MBean Explorer Features

Figure 3.1. MBean Explorer Features


Since it is possible to have many MBean Editors opened at the same time, the MBean Explorer has the Link With Editor button to synchronize selections between the active MBean Editor and the MBean Explorer (and vice versa).
The MBean Explorer has also a filter that can be used to filter the available MBeans to show those that interest you.
For example, if you are only interested by MBeans related to memory, typing "memo" will show any node (domain, mbean, attribute, or operation) that matches that text, as well as that node's parents and children. So if an MBean matches, all attributes and operations from that bean will be displayed. If, however, an attribute or operation name (a leaf node) matches, only that node and its parents in the tree will be displayed.
Query Filter

Figure 3.2. Query Filter


The Collapse All button on the MBean Explorer toolbar is used to collapse all the MBeans and display only the domains. It is also possible to double click on a node to expand or collapse it.

3.2. MBean Editor

MBean Editor Pages

Figure 3.3. MBean Editor Pages


The MBean Editor is composed of several pages:
  • the Attributes page
  • the Operations page
  • the Notifications page
  • the Info page
The Attributes and Operations pages display a list for either the MBean attributes or operations, as well as details about the selection.
It is possible to toggle the layout between the list and the details either vertically (by default) or horizontally with the help of the special icons in the right top corner of the editor.
MBean Editor Horizontal Layout

Figure 3.4. MBean Editor Horizontal Layout


The Visual Page Editor, showing both the source and a visual preview simultaneously.

Figure 3.5. Visual Page Editor


3.2.1. Notifications Page

The Notifications page provides the ability to subscribe or unsubscribe to an MBean to receive its notifications by checking or unchecking the Subscribe button in the right top corner.
The list of notifications is refreshed every time a new notification is received:
MBean Editor Notifications Page

Figure 3.6. MBean Editor Notifications Page


Note

It is only possible to subscribe to an MBean that emits notifications (i.e. they must be a NotificationBroadcaster).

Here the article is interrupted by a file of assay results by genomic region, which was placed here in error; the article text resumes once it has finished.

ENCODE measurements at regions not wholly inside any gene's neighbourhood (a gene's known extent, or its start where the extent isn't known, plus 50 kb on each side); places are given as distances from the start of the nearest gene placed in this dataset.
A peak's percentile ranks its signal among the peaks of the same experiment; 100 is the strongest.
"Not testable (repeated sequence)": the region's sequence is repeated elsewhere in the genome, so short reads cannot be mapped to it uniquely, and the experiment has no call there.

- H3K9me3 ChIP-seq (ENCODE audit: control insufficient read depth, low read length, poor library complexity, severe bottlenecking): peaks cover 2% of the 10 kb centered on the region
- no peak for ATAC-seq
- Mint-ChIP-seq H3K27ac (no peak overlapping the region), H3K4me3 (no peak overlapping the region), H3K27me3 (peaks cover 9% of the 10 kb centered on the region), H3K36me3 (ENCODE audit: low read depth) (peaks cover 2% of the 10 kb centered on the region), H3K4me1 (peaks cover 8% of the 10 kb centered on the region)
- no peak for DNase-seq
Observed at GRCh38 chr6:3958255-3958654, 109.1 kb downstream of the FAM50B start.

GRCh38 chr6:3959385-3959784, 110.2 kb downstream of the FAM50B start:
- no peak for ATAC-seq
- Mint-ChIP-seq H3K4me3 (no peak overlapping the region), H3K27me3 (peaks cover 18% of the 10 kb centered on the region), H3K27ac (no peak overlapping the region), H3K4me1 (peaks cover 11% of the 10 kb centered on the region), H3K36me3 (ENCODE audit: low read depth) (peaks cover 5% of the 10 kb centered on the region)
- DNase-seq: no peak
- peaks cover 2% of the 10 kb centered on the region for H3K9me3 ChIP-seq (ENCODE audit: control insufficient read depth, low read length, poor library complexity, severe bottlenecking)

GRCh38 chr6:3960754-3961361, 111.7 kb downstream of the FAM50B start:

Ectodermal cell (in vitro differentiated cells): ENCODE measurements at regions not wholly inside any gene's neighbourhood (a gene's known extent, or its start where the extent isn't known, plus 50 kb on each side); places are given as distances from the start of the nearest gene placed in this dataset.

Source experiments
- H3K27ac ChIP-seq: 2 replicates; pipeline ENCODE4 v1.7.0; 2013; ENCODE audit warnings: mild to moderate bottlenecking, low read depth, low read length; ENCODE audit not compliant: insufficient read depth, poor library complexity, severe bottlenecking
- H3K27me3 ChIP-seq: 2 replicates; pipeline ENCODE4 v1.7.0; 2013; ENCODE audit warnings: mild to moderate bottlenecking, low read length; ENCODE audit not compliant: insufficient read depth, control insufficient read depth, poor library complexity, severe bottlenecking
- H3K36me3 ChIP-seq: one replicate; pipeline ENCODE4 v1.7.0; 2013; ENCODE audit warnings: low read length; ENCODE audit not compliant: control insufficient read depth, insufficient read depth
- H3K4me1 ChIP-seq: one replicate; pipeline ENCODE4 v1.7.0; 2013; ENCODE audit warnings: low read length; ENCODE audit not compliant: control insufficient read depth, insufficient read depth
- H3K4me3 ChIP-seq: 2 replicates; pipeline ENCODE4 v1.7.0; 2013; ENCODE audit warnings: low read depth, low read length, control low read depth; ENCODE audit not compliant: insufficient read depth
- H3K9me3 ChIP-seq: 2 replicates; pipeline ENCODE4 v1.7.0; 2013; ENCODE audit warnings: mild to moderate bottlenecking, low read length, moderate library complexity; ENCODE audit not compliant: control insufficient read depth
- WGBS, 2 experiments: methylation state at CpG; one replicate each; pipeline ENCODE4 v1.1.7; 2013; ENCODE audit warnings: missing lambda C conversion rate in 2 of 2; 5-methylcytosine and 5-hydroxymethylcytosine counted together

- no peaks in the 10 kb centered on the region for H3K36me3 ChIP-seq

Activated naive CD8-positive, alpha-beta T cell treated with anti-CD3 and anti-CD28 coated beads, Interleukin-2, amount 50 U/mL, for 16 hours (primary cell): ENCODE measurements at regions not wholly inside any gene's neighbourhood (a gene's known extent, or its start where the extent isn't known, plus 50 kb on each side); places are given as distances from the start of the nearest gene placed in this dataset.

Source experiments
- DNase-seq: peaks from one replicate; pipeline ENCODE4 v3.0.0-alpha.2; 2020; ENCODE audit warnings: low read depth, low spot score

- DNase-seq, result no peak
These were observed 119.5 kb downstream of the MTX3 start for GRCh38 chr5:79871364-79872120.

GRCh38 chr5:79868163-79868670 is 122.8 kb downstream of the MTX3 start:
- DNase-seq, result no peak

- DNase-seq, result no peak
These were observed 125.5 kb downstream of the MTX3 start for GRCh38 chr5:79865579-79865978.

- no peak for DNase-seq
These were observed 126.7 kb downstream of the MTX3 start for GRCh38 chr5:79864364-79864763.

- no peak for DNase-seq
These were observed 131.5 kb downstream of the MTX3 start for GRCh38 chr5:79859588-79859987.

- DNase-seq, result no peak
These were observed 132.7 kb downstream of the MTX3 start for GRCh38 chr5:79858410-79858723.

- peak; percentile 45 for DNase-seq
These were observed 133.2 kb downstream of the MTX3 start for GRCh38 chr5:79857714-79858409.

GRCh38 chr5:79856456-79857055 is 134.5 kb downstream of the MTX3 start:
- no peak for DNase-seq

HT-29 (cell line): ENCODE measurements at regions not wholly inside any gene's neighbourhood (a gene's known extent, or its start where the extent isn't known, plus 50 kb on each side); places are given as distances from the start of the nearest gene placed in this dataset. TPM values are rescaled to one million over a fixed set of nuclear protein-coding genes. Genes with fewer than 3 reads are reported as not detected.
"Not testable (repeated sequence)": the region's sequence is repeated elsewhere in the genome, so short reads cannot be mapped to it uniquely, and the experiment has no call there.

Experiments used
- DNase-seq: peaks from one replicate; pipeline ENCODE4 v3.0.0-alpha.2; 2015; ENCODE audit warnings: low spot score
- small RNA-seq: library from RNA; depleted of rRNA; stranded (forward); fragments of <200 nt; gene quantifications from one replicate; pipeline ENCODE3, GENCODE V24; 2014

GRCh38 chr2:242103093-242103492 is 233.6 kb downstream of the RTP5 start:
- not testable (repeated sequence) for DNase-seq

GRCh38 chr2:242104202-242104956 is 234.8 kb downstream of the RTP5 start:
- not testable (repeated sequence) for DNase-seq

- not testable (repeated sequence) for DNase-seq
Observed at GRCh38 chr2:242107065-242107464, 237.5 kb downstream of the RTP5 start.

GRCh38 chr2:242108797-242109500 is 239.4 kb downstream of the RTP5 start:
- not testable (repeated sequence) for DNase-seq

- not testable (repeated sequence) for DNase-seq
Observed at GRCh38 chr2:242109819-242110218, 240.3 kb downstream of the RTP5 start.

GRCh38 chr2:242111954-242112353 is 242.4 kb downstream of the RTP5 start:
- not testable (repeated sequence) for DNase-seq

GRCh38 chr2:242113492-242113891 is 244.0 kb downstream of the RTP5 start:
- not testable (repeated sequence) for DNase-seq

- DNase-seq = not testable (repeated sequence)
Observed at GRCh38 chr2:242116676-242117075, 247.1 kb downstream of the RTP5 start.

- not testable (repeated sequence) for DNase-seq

Chapter 4. Summary

This document has provided an overview of the functionality included with JXM Tools, as well as walking you through the steps on managing Tomcat, Eclipse Equinox or JBoss Instances and how to create new JMX connections. If you have questions or suggestions concerned both the documentation and tools behavior, you are welcome to JBoss Tools Users forum. Please, use Jira to report bugs and requests on documentation.

4.1. Other relevant resources on the topic

You can find the JBoss Developer Studio/JBoss Tools release documentation at http://docs.jboss.org/tools in the corresponding release directory.
The latest documentation builds are available at http://download.jboss.org/jbosstools/nightly-docs.
The JBoss JXM Wiki can be found at http://www.jboss.org/community/wiki/JBossMX
For more information about JMX technology please visit JMX Technology Home Page

Getting Help and Giving Feedback

A.1. Do You Need Help?

If you experience difficulty with a procedure described in this documentation, visit the Red Hat Customer Portal at http://access.redhat.com. Through the customer portal, you can:
  • search or browse through a knowledgebase of technical support articles about Red Hat products.
  • submit a support case to Red Hat Global Support Services (GSS).
  • access other product documentation.
Red Hat also hosts a large number of electronic mailing lists for discussion of Red Hat software and technology. You can find a list of publicly available mailing lists at https://www.redhat.com/mailman/listinfo. Click on the name of any mailing list to subscribe to that list or to access the list archives.

A.2. Give us Feedback

If you find a typographical error, or know how this guide can be improved, we would love to hear from you. Submit a report in Bugzilla against the product JBoss Developer Studio and the component JMX Tools Reference Guide. The following link will take you to a pre-filled bug report for this product: http://bugzilla.redhat.com/.
Fill out the following template in Bugzilla's Description field. Be as specific as possible when describing the issue; this will help ensure that we can fix it quickly.
Document URL:


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Be sure to give us your name so that you can receive full credit for reporting the issue.

Revision History

Revision History
Revision 4.1.2-1.406Tue Jan 7 2014Rüdiger Landmann
Rebuild with Publican 4.0.0
Revision 4.1.2-1Thu Aug 29 2013Michelle Murray
TOOLSDOC-387: Rebuilt for Customer Portal, content unchanged
Revision 2-0Thu Jan 20 2011JBoss Tools Documentation Team
General updates
Revision 1-0Wed Jun 09 2010JBoss Tools Documentation Team
Two new sections added and general updates
Revision 0-0Fri Nov 20 2009Isaac Rooskov
Initial creation of book by publican